The London Underground, frequently known as The Tube, is the first underground railway system in the world and serves a major part of London and parts of neighbouring counties of Essex, Hertfordshire and Buckinghamshire.
The London Underground was first operated in 1863 and there are approximately 270 tube stations in the London Transport system. However, the majority of the tube stations are located north of the River Thames.
Using the tube is the quickest way to get around London. You can avoid traffic jams and stresses linked to travelling on London roads especially during rush hours.
If you are a visitor to London, it is advisable to plan your journey in London. This will ensure that you have a hassle-free journey.
There are 11 underground lines in the London Transport System. They are:
The Bakerloo Line which runs from Harrow and Wealdstone in north-west London to Elephant and Castle in south-east London.
The Central Line which runs from Ealing Broadway in west London to Epping in the nort-east.
The Circle Line which used to run in a clockwise and anti-clockwise direction in Central London. From 13th December 2009 this line has been extended to include tube stations from Edgware Road to Hammersmith in west London.
The District Lines which run from:
a) Upminster in east London and ends at either Wimbledon, Richmond (both stations are in south-west London) or Ealing in west London,
b) Edgware Road in Central London to Wimbledon in south-west London.
The Hammersmith and City Line which runs from Hammersmith in west London to Barking in east London.
The Jubilee Line which runs from Stanmore in north-west London to Stratford in east London.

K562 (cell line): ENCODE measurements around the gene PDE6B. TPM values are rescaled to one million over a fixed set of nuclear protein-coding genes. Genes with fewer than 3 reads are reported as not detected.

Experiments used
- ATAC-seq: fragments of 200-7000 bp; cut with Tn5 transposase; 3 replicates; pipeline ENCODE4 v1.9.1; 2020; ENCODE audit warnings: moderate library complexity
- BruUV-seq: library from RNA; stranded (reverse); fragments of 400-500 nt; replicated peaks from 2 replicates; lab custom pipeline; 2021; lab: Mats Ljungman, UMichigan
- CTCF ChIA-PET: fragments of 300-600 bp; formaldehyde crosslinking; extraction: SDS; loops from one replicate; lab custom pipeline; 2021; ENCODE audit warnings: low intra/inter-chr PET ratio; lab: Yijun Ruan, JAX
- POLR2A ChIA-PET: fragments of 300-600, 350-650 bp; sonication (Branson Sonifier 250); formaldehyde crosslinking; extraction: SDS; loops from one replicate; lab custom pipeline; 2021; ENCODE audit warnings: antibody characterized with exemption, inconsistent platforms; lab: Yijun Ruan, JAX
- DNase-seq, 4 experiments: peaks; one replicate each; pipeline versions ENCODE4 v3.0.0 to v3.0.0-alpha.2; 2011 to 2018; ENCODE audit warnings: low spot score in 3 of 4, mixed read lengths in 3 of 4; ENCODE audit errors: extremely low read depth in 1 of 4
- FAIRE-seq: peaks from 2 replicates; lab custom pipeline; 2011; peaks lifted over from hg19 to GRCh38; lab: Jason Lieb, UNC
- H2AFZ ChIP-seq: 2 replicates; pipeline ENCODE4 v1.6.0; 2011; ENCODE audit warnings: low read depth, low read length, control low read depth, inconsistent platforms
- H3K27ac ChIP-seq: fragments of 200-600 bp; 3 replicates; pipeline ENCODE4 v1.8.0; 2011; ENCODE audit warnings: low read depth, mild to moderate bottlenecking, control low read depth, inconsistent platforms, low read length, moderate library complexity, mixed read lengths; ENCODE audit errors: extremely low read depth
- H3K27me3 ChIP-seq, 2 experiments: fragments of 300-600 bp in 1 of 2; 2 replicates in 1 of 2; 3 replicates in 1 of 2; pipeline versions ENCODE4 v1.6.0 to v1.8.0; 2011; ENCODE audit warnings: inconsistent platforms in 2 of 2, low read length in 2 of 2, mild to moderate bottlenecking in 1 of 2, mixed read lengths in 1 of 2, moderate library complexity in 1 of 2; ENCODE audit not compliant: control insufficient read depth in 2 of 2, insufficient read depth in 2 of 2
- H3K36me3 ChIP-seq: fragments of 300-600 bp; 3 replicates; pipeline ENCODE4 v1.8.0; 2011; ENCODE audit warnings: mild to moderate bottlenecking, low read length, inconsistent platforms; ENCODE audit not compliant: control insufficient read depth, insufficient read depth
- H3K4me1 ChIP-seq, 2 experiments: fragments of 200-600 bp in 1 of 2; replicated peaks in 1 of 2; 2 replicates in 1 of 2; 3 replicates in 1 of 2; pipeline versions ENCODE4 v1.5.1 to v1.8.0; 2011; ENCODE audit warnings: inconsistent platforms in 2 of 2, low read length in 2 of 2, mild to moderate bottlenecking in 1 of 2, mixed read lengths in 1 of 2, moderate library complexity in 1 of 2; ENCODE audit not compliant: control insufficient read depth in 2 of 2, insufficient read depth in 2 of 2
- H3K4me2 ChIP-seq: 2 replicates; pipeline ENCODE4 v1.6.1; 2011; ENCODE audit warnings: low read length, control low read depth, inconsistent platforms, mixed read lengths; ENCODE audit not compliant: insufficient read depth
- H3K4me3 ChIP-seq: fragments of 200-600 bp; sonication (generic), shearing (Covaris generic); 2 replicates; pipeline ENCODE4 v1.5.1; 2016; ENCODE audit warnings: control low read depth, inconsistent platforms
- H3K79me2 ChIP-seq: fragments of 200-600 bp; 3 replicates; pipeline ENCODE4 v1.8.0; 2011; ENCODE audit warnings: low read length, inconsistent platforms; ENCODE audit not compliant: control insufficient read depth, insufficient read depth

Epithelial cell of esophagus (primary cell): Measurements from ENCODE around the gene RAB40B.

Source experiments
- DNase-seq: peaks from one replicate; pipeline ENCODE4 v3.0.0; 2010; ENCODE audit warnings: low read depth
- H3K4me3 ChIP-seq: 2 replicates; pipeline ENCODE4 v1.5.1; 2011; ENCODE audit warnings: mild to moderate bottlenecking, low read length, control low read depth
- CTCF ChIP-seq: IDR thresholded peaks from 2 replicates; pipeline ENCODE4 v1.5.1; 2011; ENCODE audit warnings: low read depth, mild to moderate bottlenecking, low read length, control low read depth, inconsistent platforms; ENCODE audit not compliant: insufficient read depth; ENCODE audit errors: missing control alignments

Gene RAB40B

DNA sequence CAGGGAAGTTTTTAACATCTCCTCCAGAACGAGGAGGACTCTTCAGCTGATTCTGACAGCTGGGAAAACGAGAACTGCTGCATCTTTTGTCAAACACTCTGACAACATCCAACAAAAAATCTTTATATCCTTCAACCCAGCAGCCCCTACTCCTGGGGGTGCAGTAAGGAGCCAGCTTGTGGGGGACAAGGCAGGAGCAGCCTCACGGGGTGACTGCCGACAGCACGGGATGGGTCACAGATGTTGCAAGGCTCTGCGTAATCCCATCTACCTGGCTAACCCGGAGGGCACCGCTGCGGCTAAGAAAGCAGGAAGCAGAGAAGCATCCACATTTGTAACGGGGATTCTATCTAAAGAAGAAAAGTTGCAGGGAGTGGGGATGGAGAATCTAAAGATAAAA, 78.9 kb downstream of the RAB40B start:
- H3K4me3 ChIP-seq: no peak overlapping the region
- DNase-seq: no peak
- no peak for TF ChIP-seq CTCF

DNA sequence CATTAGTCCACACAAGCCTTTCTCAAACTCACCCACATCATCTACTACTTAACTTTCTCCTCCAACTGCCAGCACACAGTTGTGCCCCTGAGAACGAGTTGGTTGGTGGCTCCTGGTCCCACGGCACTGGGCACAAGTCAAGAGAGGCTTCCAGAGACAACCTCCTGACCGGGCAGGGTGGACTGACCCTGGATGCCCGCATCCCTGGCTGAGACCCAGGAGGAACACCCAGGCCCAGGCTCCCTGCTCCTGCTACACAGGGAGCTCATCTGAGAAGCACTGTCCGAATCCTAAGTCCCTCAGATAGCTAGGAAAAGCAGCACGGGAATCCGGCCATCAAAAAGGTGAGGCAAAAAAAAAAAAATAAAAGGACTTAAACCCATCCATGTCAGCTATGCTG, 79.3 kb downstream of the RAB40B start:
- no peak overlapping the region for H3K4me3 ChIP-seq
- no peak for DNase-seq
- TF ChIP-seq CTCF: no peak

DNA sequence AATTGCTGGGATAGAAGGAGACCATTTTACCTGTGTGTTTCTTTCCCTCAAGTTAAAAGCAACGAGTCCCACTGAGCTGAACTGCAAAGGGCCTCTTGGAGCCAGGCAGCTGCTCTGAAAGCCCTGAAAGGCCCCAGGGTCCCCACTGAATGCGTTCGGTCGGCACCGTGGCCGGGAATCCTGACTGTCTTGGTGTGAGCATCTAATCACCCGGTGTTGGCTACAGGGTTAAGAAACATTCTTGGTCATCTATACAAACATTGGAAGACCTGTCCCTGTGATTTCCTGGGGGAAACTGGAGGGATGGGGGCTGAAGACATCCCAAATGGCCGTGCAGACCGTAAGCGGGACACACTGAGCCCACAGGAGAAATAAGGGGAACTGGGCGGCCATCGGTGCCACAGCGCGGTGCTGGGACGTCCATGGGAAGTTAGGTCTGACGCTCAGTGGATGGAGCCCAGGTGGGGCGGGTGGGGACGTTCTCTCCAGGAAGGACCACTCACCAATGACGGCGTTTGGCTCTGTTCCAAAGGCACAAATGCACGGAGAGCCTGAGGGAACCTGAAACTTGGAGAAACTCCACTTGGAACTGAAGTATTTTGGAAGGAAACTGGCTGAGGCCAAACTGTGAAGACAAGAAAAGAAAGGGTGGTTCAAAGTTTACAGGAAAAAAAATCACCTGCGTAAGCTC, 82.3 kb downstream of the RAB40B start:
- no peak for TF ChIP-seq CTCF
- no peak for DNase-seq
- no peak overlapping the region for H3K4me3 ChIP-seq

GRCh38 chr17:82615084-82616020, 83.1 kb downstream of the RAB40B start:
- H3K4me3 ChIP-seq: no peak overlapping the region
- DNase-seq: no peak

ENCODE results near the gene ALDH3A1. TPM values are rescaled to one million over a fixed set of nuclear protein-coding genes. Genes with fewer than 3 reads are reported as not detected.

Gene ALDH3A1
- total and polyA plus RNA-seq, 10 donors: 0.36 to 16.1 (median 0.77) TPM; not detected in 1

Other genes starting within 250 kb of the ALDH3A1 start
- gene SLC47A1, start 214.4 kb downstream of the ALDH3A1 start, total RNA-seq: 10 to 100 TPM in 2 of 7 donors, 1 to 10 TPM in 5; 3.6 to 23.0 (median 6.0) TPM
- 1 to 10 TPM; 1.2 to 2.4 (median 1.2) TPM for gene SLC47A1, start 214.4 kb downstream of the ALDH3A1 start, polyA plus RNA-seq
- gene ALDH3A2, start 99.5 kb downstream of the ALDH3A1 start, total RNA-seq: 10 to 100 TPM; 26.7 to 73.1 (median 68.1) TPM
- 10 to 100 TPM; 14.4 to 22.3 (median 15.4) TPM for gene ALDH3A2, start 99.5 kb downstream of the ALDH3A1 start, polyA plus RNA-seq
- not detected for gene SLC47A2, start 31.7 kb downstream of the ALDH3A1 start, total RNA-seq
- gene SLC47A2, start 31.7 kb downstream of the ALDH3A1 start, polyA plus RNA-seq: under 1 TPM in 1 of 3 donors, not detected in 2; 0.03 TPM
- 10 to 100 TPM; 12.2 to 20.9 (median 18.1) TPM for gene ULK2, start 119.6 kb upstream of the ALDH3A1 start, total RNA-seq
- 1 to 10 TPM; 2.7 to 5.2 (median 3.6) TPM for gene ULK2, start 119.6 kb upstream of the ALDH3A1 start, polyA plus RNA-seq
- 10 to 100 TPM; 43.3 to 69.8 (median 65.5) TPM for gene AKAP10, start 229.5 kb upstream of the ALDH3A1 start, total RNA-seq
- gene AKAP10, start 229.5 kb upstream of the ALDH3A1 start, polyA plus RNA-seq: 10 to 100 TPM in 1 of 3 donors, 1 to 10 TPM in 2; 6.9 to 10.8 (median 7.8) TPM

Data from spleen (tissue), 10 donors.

The Metropolitan Line which runs from Aldgate in Central London and ends at either Amersham, Chesham, Watford or Uxbridge in north London.
The Northern Line which runs from Morden in south London to either Edgware in north-west London or Mill Hill East or High Barnet in north London.
From Kennington, the Northern Line splits into two branches. One branch of the Northern Line goes via Bank tube station and the other branch goes via Charing Cross tube station. The two branches of the line then meet-up at Camden Town Station before splitting up again to end the journey at Edgware, Mill Hill East or High Barnet.
The Piccadilly Line which runs from Cockfosters in north-east London to either Heathrow Airport in the south-west or Uxbridge in the north-west.
The Victoria Line runs from Walthamstow Central in north-east London to Brixton in south London.
The Waterloo and City Line is a short line which runs from Waterloo to Bank direct (1 stop only).
All tourist attractions in Central London are well covered by the London Underground. Some of the more popular stations with lots of tourist attractions such as Piccadilly, Westminster and South Kensington stations have a few lines stopping there.
The cheapest way to use the London Transport system is to buy a one day Travelcard, a weekly season ticket or an “Oyster Card”. These allow you to travel freely in the underground trains and buses.
The one day Travelcard or weekly season ticket allows you unlimited travel on the London underground trains and buses within the zones that you purchase the Travelcard or season ticket for.
You can buy an Oyster card for as little as 10GBP and for each journey you travel, whether on the London tube or bus, a certain amount is deducted from your Oyster card. If you make lots of journeys, the Oyster card will automatically cap the day’s charges at the price equivalent to a one day Travelcard. You can top-up your Oyster card at any tube station or from most newsagents scattered around the Capital.
If you are a retiree living in London your Freedom Pass entitles you to free travel on underground and overground trains, buses, trams and National Rail Services within London.
If you are a retiree living outside London your bus pass will allow you free travel on London buses.